• Dev keshav

    September 9, 2021 at 4:46 am

    We all have fears at some or the other, even in normal life situations. But, my worst fear at the moment while writing this is that of suffering from respiratory muscle weakness, and dying because no one will realize that is what my problem is.
    I have had an allergy problem for a long time, and often had breathing difficulties.  It was most prominent in the evenings , so I would take a cetirizine tablet. I think it’s only about 4 times in the last 40 years that I needed to use an inhaler. However, the neurologist who confirmed my diagnosis said that Myasthenia’s cannot use antihistamines, and that I should manage with a mild  hay fever nasal spray.

    About 3 weeks ago, when the weather started warming up , by coincidence I began to have swallowing difficulties. I first thought that it was a cholinergic  crisis, as happened before, and stopped taking my Pyridostigmine. I soon realized that I was wrong, as I started slurring and getting worse. I immediately took a tablet and was okay then except for the excess mucous causing swallowing difficulties, coughing and breathing problem.
    My GP has put me on a nebuliser with salbutamol/ saline solution 3 times a day. Every time I use it , my pulse rate is very high over 100 upto 128, and my chest has a burning feeling like I have rum miles. My doctor says these are side effects of the treatment, but it will settle down.
    I am really afraid that if it’s my myasthenia Gravis that causing my breathing difficulty, then it won’t come right. My wife and are old and live alone and even if I have an emergency which requires a specialist,  we would need to drive 80 km to the city.
    In these covid times, we need to test for covid before even entering the hospital. All this takes time, and we know of people  who have died in the car park before being attended to. Dying because of struggling to breathe is like how fish feel out of water. It’s a nightmarish thought.

  • Charles Karcher

    September 10, 2021 at 8:51 pm

    The symptom I fear most is the inability to swallow.  Actually my first symptom was double vision.  That soon progressed to inability to swallow and slurred speech.  It took 4 hospital stays over a three month period to stabilize my condition.  Each time I was fitted with a nasal feeding tube to receive nourishment and oral medicines.  Getting those inserted was one of the worst experiences of my life.  I lost approximately 35 lbs during this period.  After I reach stability in my treatment regime I was constantly eating to reassure myself that I was able to swallow gaining back over 45 lbs.  After being stable for approximately 20 months I have been able to psychologically convince myself to not eat all the time and my neurologist has given me leave to exercise again I have managed to get back to my prediagnosis weight and a little less.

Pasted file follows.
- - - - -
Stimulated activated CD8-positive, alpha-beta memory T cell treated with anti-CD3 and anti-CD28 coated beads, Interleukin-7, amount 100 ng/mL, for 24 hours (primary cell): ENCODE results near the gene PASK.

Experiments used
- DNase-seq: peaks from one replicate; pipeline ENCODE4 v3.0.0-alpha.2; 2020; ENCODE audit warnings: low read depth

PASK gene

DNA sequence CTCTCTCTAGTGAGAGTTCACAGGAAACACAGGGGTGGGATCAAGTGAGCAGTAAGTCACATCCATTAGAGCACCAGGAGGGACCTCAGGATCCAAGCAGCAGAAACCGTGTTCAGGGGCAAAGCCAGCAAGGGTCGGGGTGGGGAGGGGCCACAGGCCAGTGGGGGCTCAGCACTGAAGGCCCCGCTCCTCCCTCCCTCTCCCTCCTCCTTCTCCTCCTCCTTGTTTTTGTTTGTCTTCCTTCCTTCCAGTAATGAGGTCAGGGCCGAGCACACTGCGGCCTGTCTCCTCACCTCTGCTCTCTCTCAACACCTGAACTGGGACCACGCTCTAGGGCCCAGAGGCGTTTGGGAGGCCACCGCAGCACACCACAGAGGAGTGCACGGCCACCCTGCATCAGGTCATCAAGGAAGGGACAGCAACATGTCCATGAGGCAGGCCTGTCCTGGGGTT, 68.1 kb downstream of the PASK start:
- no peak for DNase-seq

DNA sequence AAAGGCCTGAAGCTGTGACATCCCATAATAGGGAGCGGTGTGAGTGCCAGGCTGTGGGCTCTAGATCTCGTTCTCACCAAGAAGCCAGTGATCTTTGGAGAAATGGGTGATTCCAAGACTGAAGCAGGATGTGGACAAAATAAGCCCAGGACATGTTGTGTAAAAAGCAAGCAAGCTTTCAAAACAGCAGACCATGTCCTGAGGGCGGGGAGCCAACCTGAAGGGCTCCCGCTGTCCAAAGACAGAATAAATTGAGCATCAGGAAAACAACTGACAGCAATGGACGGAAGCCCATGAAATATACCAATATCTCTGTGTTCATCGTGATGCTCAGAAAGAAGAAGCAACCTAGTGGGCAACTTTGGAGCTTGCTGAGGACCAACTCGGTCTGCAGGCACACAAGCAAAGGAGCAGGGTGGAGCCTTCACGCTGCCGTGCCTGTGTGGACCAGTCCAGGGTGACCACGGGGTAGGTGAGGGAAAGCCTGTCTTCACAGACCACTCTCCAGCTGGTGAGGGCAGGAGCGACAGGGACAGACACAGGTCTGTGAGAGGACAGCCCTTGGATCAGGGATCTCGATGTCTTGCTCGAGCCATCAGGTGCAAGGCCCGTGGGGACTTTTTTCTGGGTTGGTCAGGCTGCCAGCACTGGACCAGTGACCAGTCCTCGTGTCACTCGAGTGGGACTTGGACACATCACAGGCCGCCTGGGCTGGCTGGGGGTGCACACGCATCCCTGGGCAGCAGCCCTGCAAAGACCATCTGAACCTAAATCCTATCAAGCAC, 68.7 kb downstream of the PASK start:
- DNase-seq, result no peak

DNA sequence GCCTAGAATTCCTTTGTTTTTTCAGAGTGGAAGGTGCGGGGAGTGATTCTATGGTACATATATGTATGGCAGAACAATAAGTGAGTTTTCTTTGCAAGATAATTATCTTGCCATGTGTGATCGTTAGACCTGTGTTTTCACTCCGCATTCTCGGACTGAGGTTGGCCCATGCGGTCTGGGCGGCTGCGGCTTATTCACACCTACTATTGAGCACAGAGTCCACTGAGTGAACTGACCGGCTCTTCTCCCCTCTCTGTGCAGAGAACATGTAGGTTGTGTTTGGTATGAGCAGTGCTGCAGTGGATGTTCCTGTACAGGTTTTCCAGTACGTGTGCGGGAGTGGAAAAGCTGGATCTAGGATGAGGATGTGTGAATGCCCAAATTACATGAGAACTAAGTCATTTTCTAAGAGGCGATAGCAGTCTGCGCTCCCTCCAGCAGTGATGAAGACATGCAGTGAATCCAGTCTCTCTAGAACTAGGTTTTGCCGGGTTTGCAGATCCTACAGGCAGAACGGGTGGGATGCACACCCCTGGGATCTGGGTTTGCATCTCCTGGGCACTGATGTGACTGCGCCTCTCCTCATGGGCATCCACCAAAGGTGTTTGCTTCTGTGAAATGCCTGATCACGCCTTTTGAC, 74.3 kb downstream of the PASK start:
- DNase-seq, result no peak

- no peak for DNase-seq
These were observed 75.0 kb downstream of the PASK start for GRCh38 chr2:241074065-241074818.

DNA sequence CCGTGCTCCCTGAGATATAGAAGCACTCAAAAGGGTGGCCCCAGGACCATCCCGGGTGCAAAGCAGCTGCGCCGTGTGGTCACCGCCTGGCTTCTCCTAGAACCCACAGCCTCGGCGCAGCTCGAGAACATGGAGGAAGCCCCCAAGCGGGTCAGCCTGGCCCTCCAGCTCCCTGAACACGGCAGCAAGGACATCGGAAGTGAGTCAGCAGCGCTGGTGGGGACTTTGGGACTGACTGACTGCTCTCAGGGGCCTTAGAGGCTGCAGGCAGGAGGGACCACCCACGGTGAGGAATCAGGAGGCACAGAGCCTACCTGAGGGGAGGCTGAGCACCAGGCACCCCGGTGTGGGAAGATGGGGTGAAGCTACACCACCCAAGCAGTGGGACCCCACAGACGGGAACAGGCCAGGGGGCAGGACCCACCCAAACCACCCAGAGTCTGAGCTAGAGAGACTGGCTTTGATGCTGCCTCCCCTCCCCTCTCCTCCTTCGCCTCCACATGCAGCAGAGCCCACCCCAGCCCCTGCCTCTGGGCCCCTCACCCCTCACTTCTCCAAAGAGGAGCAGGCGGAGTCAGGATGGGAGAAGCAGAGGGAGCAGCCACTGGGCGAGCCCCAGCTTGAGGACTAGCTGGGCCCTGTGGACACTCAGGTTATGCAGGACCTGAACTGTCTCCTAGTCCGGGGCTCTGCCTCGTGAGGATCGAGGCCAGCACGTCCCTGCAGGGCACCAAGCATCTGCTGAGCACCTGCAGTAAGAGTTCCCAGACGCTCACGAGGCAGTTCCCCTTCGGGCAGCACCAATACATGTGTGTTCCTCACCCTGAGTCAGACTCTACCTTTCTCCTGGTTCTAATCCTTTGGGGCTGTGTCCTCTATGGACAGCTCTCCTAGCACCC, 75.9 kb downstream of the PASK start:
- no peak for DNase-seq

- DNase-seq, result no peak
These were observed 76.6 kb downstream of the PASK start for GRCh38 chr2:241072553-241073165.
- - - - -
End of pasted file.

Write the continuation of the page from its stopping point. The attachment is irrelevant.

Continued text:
• Amy Cessina

    September 11, 2021 at 12:08 pm

    Well Charles and Dev summed up both my fears breathing and swallowing. Can’t live without those functions. And no one knowing what’s wrong. I have recently switched most of my doctors and just go to one of the top hospitals in another state which is only about an hour away. That way they can all see my records. Im more comfortable with knowing that care is coordinated.
    I kind of decided that after being hospitalized last year and two doctors having a shouting match outside my room as to what was wrong with me. Calling each other stupid.

  • Ronald E. Clever

    September 14, 2021 at 12:53 pm

    I consider myself lucky when I read some of the responses here.  I have only been hospitalized on one occasion so far and that was for respiratory distress.  Like the person before me I am constantly nervous about breathing and swallowing to the point I bought myself a large recliner to sleep in.  In addition to MG, I am extremely overweight since all the meds that I take make me hungry.  I also have asthma and sleep apnea.  If I sleep upright it helps a lot.  I worry about going to sleep and not waking up.  Some nights even in my chair I wake up gasping for breath.  It is a constant fear.

    • Dev keshav

      September 14, 2021 at 1:05 pm

      Hi Ronald, it looked you were describing me! Hope we can carry on without more distress. Wishing you, and everyone the ability to cope.

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